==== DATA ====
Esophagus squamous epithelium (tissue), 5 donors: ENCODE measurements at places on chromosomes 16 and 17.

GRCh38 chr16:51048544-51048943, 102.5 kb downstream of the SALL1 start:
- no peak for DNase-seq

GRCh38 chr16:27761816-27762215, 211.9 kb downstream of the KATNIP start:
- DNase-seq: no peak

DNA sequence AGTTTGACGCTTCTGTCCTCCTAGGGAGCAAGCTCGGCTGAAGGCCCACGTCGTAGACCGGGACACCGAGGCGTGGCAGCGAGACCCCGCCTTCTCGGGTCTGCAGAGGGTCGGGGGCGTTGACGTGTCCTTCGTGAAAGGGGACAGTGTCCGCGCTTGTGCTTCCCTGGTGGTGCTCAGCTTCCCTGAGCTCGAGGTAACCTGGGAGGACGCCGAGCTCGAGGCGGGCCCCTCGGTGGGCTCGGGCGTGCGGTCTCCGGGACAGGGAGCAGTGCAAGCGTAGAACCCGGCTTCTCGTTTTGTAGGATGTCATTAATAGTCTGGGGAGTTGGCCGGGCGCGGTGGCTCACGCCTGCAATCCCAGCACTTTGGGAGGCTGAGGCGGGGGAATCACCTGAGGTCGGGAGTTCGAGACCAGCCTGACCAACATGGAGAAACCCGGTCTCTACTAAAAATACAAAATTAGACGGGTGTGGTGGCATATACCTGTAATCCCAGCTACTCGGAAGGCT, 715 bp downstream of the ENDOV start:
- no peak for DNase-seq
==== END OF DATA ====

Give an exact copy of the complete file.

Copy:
Esophagus squamous epithelium (tissue), 5 donors: ENCODE measurements at places on chromosomes 16 and 17.

GRCh38 chr16:51048544-51048943, 102.5 kb downstream of the SALL1 start:
- no peak for DNase-seq

GRCh38 chr16:27761816-27762215, 211.9 kb downstream of the KATNIP start:
- DNase-seq: no peak

DNA sequence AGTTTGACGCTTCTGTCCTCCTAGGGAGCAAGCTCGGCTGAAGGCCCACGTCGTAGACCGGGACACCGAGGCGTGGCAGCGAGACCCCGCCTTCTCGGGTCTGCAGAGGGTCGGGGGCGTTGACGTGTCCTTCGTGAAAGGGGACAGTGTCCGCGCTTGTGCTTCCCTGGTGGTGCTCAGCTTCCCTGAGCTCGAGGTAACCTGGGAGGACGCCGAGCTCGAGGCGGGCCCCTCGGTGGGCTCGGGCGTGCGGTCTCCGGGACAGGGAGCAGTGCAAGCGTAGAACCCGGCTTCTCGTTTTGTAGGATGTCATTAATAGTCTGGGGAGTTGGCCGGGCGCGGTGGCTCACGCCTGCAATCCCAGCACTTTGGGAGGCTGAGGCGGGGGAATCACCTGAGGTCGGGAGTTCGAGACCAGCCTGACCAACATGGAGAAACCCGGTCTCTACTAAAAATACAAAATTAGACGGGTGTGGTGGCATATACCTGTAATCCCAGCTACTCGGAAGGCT, 715 bp downstream of the ENDOV start:
- no peak for DNase-seq